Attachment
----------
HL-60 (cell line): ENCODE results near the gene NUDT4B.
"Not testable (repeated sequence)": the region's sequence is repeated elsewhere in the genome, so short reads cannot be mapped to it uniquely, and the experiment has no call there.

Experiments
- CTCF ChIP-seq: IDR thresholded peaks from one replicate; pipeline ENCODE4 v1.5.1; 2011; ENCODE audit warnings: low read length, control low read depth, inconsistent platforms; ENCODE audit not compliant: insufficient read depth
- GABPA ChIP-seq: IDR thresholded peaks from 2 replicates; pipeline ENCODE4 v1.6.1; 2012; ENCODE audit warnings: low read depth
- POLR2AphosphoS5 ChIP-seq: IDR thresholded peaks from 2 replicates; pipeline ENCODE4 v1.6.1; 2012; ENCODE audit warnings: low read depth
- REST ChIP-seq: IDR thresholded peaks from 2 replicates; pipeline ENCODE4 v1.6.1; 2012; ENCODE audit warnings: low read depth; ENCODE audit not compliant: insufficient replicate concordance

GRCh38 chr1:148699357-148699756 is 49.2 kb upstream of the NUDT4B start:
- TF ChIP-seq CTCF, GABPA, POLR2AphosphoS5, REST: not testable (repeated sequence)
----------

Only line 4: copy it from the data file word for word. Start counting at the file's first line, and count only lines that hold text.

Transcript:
- CTCF ChIP-seq: IDR thresholded peaks from one replicate; pipeline ENCODE4 v1.5.1; 2011; ENCODE audit warnings: low read length, control low read depth, inconsistent platforms; ENCODE audit not compliant: insufficient read depth